The Tax Cuts and Jobs Act made many changes to the tax code, but one of the most controversial changes was the cap of $10,000 on state and local tax (SALT) deductions. Since the new tax laws doubled the standard deduction (which will reduce the number of taxpayers who itemize their deductions) and also put a cap on SALT, more taxpayers than ever will now be using the standard deduction. 

Only those taxpayers who itemize their deductions can deduct SALT and personal property taxes on their tax returns.

There are four types of deductible nonbusiness taxes, which can only be claimed as an itemized deduction, the IRS says: 

  • State, local, and foreign income taxes 
  • State and local general sales taxes
  • State and local real estate taxes, and
  • State and local personal property taxes 

The SALT deduction was benefitting states with more high-income taxpayers, and high state and local taxes. New York, New Jersey, Connecticut, and California” are among the top states that were benefitting” from SALT deduction. The Motley Fool takes us into the debate: 

Elected officials in high-tax states took offense at the SALT limitation, arguing that the measure singled out their residents. Several of those states looked at workarounds designed to help preserve the favorable economic impact from the previous tax law. Yet Treasury officials identified those moves as being specifically designed to promote tax avoidance, and they went to work on regulations designed to thwart the move from high-tax states. The result was the release of final regulations this week that take away the lion’s share of the federal tax break that state officials were hoping to provide for their residents. 

A look back at the SALT debate 

Arguments about the new tax law’s SALT limitations go back to the initial drafting of tax reform legislation. Previous law had no limit on SALT deductions for property taxes, and taxpayers could choose either sales tax or state income tax and add that amount to the total deduction they took. Some legislators wanted to cut the SALT deduction in full, while others wanted it preserved in its then-current form. The eventual bill set the $10,000 limitation as a middle ground. 

Several high-tax states responded by establishing charitable funds that would accept donations for state and local government use. They also offered state tax credits for such donations, effectively encouraging resident taxpayers to substitute donations for paying their ordinary state tax bills. The hope of California, New Jersey, and New York, and other states that looked at such provisions was that the donations would qualify for the charitable deduction, which generally allows taxpayers to deduct up to 60% of their income depending on how the receiving charity is established.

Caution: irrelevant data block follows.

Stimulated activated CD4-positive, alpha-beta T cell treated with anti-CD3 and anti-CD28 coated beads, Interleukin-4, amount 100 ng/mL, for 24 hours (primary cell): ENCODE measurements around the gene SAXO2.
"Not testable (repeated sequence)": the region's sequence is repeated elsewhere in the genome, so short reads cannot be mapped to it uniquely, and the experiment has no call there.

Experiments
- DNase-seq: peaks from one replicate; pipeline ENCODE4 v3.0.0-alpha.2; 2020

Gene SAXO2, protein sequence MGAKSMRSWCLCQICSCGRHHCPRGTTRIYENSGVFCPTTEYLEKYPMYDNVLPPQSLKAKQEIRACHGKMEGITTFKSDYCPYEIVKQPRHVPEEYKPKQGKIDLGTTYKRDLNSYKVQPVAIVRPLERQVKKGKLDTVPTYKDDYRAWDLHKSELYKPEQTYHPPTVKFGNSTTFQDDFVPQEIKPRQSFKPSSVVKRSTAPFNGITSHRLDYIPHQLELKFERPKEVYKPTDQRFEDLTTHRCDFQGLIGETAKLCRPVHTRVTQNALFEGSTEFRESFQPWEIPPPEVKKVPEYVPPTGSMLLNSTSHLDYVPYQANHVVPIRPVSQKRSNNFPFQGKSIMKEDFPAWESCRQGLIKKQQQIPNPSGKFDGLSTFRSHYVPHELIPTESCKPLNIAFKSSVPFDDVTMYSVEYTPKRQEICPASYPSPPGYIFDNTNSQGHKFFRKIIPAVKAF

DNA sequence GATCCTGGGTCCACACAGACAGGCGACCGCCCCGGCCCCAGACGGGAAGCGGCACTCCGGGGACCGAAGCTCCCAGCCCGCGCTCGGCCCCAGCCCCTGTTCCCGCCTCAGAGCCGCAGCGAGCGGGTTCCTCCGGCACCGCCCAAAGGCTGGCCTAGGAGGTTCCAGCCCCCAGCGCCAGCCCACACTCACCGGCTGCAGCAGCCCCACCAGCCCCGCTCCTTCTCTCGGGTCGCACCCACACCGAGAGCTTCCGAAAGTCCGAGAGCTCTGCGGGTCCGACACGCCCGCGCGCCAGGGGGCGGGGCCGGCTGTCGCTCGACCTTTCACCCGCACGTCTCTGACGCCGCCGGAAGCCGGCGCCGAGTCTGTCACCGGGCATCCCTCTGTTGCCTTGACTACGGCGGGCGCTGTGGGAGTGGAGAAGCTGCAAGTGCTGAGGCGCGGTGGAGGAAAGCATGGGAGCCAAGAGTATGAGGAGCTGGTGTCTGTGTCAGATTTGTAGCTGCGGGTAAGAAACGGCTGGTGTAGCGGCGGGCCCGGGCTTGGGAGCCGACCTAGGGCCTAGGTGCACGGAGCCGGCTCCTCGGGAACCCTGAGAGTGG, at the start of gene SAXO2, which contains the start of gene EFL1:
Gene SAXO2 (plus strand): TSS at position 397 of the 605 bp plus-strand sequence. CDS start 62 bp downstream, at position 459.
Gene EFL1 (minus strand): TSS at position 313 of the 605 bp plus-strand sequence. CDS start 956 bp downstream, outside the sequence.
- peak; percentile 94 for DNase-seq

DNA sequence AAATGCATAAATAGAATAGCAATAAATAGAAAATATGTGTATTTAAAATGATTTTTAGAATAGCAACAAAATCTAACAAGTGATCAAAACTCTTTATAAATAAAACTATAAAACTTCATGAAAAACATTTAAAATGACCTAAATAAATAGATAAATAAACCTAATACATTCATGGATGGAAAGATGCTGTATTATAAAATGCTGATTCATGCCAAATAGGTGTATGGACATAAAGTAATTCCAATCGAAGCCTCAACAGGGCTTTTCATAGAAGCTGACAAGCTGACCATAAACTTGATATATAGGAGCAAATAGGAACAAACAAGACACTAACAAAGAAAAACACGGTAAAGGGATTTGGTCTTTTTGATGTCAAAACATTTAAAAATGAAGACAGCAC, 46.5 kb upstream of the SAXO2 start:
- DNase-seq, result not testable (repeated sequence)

What the IRS final regulations say 

However, federal officials were quick to fight back. Last year, the IRS said that it would propose temporary regulations seeking to limit dramatically the federal tax deduction of donations to these state charitable funds. After collecting input from the public, the IRS went forward with final regulations that keep most of what it had initially suggested. 

The rules essentially treat state tax credits that one receives in exchange for a donation to a state charitable fund in the same way as other benefits received directly from charities in exchange for gifts. For instance, under long-standing charitable law, if you make a $500 donation to a charity and it gives you a promotional item worth $100 because of your gift, then you can generally deduct only $400, reflecting the value of what you got back. Similarly, if someone makes a $1,000 donation to a state charitable fund and gets an $800 state tax credit, the new IRS regulations would limit the charitable gift to the $200 difference. 

However, in an attempt to allow some states to preserve less extreme tax credits to encourage giving, the regulations allow for a safe harbor. If the amount of tax credits received is 15% of the amount donated or less, then the credits won’t count against the charitable deduction. So changing the example above, if you made a $1,000 donation in a state that provided a $150 state tax credit, you’d get to keep the credit while still getting to deduct the full $1,000, rather than the $850 difference. 

The fight isn’t over 

Even with final regulations due to take effect in the near future, high-tax states continue to lobby against the SALT deduction limitation. As the run-up to the 2020 presidential election continues, taxpayers can expect the issue to remain an important one with voters, especially in those states that have seen the biggest impact from the limitation.”

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